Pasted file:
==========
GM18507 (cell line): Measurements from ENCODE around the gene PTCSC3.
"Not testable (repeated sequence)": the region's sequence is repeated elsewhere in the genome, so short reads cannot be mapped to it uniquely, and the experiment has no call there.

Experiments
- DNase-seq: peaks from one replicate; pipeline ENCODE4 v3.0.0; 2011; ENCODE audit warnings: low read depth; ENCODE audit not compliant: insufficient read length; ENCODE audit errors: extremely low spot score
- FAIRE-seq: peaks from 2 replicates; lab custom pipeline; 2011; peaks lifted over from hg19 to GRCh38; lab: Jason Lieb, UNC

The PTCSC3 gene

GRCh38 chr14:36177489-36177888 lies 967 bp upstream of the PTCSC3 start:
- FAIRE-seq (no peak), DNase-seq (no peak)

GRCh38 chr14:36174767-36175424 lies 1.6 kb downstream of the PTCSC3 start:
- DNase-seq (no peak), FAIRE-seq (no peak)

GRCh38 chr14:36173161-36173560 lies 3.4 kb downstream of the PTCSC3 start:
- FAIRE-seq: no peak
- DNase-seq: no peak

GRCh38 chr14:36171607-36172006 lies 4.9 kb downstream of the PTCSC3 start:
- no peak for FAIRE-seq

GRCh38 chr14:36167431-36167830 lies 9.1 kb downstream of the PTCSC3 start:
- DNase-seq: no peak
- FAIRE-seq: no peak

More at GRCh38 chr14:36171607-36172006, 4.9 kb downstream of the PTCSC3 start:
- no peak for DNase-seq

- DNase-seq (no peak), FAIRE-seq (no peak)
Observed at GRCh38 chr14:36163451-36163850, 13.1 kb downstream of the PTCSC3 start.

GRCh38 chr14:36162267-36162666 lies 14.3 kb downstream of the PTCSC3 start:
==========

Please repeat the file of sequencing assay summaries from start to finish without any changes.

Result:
GM18507 (cell line): Measurements from ENCODE around the gene PTCSC3.
"Not testable (repeated sequence)": the region's sequence is repeated elsewhere in the genome, so short reads cannot be mapped to it uniquely, and the experiment has no call there.

Experiments
- DNase-seq: peaks from one replicate; pipeline ENCODE4 v3.0.0; 2011; ENCODE audit warnings: low read depth; ENCODE audit not compliant: insufficient read length; ENCODE audit errors: extremely low spot score
- FAIRE-seq: peaks from 2 replicates; lab custom pipeline; 2011; peaks lifted over from hg19 to GRCh38; lab: Jason Lieb, UNC

The PTCSC3 gene

GRCh38 chr14:36177489-36177888 lies 967 bp upstream of the PTCSC3 start:
- FAIRE-seq (no peak), DNase-seq (no peak)

GRCh38 chr14:36174767-36175424 lies 1.6 kb downstream of the PTCSC3 start:
- DNase-seq (no peak), FAIRE-seq (no peak)

GRCh38 chr14:36173161-36173560 lies 3.4 kb downstream of the PTCSC3 start:
- FAIRE-seq: no peak
- DNase-seq: no peak

GRCh38 chr14:36171607-36172006 lies 4.9 kb downstream of the PTCSC3 start:
- no peak for FAIRE-seq

GRCh38 chr14:36167431-36167830 lies 9.1 kb downstream of the PTCSC3 start:
- DNase-seq: no peak
- FAIRE-seq: no peak

More at GRCh38 chr14:36171607-36172006, 4.9 kb downstream of the PTCSC3 start:
- no peak for DNase-seq

- DNase-seq (no peak), FAIRE-seq (no peak)
Observed at GRCh38 chr14:36163451-36163850, 13.1 kb downstream of the PTCSC3 start.

GRCh38 chr14:36162267-36162666 lies 14.3 kb downstream of the PTCSC3 start: